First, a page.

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I'm concerned that this is impossible, because +setAnimationDelegate: of UIView is a class method. But maybe I am wrong with that?

Background: The problem is, that I have many objects of the same class, and I want to implement a method which does some nice animations specially for that object. Those animations are a little complex and consist of a few phases. So I need to be notified when an animation stopped. Now, it may happen that 10 objects from that class start animating at same time.

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3 Answers 3

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The +[UIView beginAnimations:context:] method allows you to pass along a specific context that is passed along to the completion method. You can use that context to disambugate between the various instances when the completion method is called.

Since the context is typed as a (void *) it can be pretty much anything you want it to be, i.e. pointer to an object instance, a unique ID, or a custom struct.

If your objects all implement a common protocol you can pass them along as the context and in the animationDidStop method, just invoke the method defined by the protocol. So even though you have one single class-wide animationDidStop method it can act as a fan-out method dispatcher.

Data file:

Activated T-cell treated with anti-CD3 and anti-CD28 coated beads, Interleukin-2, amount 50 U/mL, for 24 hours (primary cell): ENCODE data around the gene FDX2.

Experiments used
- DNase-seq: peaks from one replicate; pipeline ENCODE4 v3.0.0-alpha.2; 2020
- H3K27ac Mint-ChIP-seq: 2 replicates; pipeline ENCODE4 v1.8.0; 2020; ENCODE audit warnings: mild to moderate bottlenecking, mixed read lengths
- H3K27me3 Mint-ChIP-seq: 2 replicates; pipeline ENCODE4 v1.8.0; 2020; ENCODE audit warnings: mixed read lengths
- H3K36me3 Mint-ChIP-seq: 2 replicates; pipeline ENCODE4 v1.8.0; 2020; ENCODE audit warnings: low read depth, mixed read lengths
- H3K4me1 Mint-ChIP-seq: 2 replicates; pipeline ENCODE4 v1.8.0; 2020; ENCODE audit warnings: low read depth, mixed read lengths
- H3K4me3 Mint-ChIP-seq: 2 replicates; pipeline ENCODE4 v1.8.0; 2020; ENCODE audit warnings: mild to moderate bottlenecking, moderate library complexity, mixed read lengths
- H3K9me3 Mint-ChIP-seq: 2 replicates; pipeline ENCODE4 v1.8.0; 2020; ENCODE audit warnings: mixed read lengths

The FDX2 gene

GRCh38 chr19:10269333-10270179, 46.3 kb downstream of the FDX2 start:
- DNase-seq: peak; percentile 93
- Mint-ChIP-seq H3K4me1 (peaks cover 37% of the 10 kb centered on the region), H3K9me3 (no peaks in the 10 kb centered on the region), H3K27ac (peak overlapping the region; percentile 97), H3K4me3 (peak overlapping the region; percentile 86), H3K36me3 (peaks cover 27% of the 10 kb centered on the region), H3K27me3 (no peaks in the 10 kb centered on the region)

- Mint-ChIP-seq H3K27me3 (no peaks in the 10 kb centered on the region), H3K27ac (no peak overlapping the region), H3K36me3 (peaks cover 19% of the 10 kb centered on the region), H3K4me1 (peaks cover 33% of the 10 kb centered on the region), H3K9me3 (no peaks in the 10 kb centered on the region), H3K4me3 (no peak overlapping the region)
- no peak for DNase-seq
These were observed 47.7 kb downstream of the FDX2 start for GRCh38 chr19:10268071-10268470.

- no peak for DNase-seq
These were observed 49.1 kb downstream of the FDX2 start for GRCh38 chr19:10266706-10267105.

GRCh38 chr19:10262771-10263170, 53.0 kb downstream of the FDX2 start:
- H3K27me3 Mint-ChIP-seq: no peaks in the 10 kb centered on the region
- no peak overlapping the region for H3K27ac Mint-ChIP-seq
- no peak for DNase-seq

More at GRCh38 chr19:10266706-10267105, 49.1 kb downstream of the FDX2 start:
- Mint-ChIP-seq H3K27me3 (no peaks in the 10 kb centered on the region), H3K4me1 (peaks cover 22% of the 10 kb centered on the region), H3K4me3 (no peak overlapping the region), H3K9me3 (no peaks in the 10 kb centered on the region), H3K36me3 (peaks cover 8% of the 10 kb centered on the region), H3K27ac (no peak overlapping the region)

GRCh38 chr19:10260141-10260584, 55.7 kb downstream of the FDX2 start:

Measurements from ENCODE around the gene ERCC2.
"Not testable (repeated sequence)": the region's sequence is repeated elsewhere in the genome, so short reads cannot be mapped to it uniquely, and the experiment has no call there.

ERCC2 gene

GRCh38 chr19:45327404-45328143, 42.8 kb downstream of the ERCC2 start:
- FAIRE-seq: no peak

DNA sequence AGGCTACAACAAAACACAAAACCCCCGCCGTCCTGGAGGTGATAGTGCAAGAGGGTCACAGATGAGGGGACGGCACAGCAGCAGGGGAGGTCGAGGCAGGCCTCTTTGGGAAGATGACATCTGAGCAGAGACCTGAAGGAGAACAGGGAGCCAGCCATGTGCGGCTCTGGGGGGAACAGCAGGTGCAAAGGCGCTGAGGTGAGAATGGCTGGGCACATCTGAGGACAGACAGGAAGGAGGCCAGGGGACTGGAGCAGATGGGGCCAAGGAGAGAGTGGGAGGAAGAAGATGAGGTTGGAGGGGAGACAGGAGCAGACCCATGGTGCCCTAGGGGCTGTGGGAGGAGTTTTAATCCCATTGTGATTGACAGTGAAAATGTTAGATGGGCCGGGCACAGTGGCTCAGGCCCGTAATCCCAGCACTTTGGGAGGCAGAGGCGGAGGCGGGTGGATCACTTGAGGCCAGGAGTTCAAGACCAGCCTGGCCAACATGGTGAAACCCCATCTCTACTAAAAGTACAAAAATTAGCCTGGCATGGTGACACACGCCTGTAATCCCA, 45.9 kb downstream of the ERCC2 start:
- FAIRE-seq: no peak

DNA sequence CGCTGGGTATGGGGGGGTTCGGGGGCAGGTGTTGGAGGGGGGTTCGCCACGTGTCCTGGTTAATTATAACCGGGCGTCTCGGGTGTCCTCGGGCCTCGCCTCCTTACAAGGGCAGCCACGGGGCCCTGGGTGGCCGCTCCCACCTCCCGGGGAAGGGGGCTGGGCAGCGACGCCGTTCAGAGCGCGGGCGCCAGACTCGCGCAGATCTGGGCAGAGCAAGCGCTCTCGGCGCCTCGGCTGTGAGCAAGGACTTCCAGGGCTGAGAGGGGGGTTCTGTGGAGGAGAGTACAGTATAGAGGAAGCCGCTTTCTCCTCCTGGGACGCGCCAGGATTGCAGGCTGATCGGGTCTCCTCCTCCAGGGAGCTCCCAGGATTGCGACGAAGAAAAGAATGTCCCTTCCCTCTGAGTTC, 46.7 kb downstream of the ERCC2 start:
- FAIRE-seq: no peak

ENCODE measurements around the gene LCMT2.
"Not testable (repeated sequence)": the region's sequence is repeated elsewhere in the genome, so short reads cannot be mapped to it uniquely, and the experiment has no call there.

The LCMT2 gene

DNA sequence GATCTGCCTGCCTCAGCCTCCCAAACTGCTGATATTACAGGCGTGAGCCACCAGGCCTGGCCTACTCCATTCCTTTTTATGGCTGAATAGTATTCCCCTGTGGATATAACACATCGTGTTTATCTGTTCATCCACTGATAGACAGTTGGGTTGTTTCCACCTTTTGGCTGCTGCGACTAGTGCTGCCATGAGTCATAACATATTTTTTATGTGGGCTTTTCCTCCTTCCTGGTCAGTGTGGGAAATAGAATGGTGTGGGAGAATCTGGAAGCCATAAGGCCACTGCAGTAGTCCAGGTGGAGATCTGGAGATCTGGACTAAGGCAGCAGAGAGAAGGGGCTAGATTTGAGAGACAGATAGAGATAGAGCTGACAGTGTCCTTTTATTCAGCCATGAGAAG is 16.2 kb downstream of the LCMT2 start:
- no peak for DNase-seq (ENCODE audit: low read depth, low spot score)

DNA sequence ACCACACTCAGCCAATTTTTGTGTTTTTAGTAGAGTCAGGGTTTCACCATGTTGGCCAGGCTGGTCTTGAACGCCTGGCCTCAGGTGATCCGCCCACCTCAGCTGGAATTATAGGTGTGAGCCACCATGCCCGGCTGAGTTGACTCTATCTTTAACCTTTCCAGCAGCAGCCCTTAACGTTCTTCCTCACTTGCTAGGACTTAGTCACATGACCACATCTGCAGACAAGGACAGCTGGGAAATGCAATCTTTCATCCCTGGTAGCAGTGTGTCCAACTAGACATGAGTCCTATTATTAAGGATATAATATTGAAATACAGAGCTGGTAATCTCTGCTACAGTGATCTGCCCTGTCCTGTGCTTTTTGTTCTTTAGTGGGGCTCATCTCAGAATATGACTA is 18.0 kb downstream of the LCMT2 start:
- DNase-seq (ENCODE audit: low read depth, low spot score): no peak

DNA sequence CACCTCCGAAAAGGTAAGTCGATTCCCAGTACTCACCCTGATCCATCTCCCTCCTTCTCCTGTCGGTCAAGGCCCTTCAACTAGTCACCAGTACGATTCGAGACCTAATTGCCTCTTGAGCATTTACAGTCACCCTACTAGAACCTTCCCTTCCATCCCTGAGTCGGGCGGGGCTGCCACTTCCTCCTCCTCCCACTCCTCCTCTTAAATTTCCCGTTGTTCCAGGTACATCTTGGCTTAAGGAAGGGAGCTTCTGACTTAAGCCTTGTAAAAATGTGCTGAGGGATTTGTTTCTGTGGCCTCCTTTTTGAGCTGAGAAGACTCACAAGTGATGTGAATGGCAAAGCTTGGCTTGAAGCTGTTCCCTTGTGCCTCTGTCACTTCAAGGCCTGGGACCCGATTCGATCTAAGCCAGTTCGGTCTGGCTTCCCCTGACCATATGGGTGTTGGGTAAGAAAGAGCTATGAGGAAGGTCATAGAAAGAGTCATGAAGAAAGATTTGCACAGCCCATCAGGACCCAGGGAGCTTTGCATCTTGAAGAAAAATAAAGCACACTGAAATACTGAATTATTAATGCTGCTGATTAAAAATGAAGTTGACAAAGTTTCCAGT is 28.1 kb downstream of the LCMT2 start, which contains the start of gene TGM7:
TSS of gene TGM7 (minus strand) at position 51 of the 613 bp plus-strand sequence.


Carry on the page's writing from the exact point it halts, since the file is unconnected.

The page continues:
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Cool. So for example I could set "self" as the context when calling beginAnimations? I'll try that right away. –  Thanks May 16 '09 at 14:33

Each animation block has its own delegate. +[UIView setAnimationDelegate:] and +[UIView setAnimationDidStopSelector:] only do anything when called in between +[UIView beginAnimations:context:] and +[UIView commitAnimations], and only affect the animation set up by that block.

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The only way to set different animation delegates for multiple objects is to have them be of separate subclasses of UIView. As you thought, since +setAnimationDelegate: is a class method, you can't set separate animation delegates for different instances of the same class.

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That makes sense. –  Thanks May 16 '09 at 12:18

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